here is a reason we spend approximately one third of our lives sleeping. It is a very important aspect of life and affects just about every biological system of the human body in one way or another. With that in mind it is still amazing how many people still deprive themselves of it. According to the Geneva Convention, sleep deprivation can be interpreted as a form of torture. So, it begs the question, why do we knowingly do it to ourselves?
Earlier this year, St Kilda football club’s caption, Jarryn Geary, sustained an innocuous quad corkie, which later developed into compartment syndrome requiring immediate emergency surgery. Compartment syndrome is a serious condition which can occur acutely or over time and often requires prompt medical attention. Do you know the signs and symptoms to look out for?
The ‘Thoracic Outlet’ describes the compression of nerves (brachial plexus), arteries and veins resulting in pain, and altered sensations in and around the neck, chest and shoulder area. This is a rare syndrome only affecting 8% of the population.
Prevention of an injury can be difficult as injury occurrence is usually a multi-modal. Extensive research has gone into the development of programs designed to address contributing factors of certain common injuries. Two common injury sites in sport are; groin and hamstring and both have been the subject of research articles investigating the efficacy of specific exercise intervention on prevention of injuries to those areas.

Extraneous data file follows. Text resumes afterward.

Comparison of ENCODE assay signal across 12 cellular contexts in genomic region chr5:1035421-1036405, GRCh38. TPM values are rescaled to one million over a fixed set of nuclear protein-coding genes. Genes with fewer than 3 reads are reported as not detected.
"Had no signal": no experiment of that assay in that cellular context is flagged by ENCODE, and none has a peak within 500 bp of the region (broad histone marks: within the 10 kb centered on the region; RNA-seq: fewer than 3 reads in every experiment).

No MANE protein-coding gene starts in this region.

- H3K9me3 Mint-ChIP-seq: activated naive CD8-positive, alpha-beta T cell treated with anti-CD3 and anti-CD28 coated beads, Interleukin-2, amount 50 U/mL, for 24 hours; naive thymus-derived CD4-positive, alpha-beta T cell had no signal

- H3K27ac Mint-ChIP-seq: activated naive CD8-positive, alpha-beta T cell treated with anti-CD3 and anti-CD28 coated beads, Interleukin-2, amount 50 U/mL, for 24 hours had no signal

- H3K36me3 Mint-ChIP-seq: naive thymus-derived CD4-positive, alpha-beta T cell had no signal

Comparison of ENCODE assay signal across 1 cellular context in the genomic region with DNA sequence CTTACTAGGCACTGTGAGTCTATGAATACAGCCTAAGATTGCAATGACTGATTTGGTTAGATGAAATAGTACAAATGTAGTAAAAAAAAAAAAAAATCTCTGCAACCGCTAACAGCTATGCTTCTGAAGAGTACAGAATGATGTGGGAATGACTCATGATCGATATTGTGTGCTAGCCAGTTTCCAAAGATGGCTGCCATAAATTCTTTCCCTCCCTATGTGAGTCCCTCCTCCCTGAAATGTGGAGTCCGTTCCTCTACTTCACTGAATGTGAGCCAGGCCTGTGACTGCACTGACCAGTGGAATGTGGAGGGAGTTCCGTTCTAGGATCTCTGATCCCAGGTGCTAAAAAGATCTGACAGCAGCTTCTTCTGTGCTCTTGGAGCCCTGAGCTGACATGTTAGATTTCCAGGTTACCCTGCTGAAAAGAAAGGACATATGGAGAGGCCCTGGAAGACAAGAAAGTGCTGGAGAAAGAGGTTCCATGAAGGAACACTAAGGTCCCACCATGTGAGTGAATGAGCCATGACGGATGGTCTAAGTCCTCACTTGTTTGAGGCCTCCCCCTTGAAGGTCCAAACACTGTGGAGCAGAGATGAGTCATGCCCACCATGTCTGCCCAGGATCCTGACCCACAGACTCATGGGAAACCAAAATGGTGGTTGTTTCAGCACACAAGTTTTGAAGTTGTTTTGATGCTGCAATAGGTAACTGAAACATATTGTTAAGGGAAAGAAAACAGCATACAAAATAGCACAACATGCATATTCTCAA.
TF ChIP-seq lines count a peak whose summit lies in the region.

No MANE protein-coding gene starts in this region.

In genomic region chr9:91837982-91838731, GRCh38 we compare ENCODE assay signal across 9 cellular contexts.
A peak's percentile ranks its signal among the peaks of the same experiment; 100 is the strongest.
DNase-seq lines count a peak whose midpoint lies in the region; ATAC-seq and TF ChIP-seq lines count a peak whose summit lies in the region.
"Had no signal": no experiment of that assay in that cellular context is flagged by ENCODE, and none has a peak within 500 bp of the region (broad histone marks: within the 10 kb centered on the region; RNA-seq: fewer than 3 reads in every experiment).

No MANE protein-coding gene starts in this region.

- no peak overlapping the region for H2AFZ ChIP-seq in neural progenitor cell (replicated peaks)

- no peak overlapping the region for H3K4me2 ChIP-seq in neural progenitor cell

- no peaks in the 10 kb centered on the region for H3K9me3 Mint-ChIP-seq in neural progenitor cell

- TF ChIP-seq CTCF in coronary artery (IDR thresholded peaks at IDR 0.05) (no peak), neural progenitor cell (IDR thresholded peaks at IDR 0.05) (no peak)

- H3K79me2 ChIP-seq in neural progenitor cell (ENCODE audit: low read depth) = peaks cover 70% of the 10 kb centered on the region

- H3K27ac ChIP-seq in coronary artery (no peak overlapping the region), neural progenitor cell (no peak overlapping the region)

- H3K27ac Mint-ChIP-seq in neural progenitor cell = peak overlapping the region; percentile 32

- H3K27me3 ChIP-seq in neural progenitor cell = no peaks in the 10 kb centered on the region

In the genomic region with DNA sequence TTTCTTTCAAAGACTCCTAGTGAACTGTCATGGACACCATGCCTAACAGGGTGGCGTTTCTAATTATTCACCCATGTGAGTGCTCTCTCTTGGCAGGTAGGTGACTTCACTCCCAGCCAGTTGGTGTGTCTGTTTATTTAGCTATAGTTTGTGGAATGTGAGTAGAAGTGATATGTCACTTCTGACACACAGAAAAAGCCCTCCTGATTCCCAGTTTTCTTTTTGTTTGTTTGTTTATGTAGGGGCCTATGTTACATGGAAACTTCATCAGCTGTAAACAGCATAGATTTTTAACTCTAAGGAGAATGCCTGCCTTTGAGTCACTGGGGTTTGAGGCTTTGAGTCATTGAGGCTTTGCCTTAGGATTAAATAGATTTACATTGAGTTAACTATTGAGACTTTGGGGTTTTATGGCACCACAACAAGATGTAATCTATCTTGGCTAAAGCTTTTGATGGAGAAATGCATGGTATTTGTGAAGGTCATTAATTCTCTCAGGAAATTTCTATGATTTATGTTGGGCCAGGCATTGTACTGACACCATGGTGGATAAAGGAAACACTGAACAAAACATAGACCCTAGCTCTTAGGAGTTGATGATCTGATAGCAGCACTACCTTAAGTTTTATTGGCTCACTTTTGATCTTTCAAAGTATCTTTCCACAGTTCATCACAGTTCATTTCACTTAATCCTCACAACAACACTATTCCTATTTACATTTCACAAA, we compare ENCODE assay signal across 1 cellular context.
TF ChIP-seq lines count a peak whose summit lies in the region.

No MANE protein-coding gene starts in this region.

We use our hands repeatedly every day so it’s not surprising that sometimes we develop pain and discomfort in our fingers, wrists and forearms. Injuries in the wrist and hand can be caused due to traumatic events (e.g. a fall on an outstretched hand) or overuse, repetitive activities (e.g. computer use, racquet sports).
Finals time for most winter sports is fast approaching and from a physiotherapy perspective this is the time of year that we see a spike in sporting injuries. A lot of these injuries tend to be to parts of the body that have some sort of deficit, be it strength, length or control. It is quite hard to be able to identify these areas yourself and even physiotherapists would find it hard to accurate identify these deficits purely through observation.